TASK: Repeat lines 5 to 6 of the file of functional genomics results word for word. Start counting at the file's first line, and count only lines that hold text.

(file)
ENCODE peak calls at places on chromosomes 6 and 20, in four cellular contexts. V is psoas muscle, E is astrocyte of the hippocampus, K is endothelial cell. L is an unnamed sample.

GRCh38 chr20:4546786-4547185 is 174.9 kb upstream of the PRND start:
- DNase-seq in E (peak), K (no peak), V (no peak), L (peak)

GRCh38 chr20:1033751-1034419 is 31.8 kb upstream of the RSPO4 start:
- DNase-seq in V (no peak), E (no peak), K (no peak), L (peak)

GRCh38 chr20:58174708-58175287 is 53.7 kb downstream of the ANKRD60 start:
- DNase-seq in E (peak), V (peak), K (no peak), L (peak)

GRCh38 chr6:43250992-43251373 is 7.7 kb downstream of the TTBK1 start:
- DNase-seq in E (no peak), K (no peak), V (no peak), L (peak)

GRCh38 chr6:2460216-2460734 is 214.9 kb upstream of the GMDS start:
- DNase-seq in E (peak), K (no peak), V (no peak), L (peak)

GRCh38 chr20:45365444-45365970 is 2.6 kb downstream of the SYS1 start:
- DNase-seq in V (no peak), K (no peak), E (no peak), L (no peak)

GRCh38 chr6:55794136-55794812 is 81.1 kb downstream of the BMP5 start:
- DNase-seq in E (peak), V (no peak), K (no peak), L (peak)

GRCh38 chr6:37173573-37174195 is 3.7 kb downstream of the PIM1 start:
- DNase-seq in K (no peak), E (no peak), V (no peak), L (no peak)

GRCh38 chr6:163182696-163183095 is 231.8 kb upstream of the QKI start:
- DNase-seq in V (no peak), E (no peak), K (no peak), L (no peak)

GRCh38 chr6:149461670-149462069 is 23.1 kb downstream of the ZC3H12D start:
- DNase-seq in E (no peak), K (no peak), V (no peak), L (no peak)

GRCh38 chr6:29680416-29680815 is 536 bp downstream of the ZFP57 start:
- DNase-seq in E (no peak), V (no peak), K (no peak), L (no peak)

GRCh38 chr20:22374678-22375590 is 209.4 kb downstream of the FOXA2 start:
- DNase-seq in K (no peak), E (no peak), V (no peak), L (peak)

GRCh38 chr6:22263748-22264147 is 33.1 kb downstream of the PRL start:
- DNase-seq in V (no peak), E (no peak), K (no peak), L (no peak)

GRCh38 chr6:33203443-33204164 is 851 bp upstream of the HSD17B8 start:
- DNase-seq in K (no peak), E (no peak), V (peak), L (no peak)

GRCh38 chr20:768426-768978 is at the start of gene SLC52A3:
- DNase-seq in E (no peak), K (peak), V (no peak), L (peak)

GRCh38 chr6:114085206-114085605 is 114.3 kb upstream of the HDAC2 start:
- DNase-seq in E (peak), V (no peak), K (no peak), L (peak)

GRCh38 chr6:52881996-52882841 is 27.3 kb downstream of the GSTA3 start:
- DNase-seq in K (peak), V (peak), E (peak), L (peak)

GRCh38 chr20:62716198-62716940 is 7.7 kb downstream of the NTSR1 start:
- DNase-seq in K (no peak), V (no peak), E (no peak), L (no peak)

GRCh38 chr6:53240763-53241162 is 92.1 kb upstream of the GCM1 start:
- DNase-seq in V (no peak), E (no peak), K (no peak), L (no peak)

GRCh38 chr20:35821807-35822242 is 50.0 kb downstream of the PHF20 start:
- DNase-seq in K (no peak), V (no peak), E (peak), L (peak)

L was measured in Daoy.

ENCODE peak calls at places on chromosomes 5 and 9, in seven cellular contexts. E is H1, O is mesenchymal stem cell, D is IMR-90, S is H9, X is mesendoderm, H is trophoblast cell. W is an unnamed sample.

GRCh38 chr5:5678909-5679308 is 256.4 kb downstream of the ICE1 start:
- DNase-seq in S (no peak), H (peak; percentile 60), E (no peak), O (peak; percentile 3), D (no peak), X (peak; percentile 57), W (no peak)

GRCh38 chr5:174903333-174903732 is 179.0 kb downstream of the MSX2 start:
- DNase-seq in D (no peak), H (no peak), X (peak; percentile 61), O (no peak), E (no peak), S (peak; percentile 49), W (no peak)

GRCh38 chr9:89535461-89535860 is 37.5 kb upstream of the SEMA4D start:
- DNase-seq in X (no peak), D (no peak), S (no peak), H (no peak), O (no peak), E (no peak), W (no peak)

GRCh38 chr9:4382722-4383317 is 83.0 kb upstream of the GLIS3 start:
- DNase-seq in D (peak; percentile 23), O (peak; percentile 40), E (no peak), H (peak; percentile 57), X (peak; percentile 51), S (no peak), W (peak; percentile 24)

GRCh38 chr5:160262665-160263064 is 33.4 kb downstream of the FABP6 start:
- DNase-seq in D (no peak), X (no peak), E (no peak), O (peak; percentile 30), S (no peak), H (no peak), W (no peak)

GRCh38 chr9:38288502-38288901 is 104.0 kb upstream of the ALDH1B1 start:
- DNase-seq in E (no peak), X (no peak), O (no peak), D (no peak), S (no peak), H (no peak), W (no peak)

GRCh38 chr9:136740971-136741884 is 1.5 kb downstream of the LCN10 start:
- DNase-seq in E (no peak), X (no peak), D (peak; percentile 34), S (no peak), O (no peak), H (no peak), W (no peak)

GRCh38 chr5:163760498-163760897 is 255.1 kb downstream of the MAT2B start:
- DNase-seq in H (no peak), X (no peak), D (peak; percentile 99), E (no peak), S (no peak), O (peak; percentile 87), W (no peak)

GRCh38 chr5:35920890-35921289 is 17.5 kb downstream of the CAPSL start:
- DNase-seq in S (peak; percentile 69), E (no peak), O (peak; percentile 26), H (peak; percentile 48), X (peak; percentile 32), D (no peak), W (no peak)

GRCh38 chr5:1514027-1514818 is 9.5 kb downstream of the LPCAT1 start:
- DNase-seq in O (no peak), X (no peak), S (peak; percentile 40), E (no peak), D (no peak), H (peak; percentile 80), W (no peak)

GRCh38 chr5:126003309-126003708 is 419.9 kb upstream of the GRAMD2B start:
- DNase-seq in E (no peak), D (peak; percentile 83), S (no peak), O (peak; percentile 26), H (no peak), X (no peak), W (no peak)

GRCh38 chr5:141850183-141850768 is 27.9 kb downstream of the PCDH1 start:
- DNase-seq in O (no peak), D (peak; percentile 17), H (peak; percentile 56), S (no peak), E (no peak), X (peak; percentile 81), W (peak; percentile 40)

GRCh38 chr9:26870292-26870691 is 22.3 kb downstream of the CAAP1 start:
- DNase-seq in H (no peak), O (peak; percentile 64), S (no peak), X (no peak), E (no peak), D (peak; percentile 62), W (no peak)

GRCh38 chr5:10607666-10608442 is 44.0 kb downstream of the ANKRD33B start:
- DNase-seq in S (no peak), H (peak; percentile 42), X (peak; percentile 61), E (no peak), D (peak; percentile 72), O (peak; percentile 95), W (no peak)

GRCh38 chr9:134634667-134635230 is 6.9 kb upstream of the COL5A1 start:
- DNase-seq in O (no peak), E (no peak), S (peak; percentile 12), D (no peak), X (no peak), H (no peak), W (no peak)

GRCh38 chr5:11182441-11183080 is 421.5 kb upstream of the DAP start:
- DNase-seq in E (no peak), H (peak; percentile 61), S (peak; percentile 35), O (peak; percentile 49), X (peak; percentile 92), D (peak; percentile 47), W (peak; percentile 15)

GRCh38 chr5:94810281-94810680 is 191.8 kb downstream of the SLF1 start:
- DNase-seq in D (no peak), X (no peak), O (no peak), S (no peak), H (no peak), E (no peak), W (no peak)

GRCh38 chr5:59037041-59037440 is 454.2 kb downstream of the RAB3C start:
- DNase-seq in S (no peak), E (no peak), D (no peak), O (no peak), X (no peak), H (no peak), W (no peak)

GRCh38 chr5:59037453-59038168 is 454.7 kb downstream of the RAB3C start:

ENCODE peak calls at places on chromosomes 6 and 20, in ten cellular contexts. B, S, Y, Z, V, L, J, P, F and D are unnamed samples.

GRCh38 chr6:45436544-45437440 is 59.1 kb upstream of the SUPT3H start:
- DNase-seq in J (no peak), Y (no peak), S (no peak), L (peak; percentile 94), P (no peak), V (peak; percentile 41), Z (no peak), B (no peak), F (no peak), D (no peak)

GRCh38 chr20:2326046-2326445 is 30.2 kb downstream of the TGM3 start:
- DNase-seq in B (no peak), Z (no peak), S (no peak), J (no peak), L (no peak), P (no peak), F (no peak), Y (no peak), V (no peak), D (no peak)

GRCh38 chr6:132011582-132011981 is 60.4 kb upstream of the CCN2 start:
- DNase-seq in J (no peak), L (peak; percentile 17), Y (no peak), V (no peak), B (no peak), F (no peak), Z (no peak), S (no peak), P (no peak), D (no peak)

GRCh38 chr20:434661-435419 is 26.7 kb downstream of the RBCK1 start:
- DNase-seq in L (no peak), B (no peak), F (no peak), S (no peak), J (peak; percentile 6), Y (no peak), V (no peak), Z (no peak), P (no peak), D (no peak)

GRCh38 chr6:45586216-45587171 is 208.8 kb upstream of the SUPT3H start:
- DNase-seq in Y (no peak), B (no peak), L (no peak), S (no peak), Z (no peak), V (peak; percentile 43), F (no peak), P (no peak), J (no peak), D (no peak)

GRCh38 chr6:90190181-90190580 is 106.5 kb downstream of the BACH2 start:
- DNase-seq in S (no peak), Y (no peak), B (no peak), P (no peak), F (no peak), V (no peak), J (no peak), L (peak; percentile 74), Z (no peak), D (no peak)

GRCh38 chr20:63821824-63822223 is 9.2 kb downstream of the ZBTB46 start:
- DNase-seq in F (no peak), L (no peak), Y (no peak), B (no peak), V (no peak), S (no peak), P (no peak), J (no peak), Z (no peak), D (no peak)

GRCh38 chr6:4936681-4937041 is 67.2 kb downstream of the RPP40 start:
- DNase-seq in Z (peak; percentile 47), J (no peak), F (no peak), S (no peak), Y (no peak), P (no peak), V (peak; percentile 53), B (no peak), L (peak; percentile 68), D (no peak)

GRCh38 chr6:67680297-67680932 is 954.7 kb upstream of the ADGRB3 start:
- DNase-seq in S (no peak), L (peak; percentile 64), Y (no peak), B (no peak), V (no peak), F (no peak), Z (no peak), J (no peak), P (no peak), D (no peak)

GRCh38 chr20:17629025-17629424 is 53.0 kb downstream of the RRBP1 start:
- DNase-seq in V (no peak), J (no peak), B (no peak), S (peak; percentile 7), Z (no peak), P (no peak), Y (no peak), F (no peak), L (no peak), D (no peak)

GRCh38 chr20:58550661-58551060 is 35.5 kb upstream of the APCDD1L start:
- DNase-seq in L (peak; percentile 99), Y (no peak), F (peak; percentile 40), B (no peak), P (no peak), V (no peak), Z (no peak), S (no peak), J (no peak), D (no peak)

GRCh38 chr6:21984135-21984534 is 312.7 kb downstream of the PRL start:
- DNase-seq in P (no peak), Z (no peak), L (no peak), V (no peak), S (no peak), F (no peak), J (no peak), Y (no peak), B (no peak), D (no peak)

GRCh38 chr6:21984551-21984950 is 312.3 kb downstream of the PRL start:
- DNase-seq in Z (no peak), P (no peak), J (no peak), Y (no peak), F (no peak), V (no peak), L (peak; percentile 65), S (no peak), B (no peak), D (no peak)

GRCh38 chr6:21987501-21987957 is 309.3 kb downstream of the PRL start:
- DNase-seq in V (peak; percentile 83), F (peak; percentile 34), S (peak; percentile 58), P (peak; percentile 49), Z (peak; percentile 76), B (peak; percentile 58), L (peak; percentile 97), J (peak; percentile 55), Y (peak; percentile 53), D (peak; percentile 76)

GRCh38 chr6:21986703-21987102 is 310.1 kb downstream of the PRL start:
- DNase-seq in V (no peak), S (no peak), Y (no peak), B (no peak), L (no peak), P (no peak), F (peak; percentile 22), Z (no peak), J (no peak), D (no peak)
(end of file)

- DNase-seq in V (no peak), E (no peak), K (no peak), L (peak)

GRCh38 chr20:58174708-58175287 is 53.7 kb downstream of the ANKRD60 start: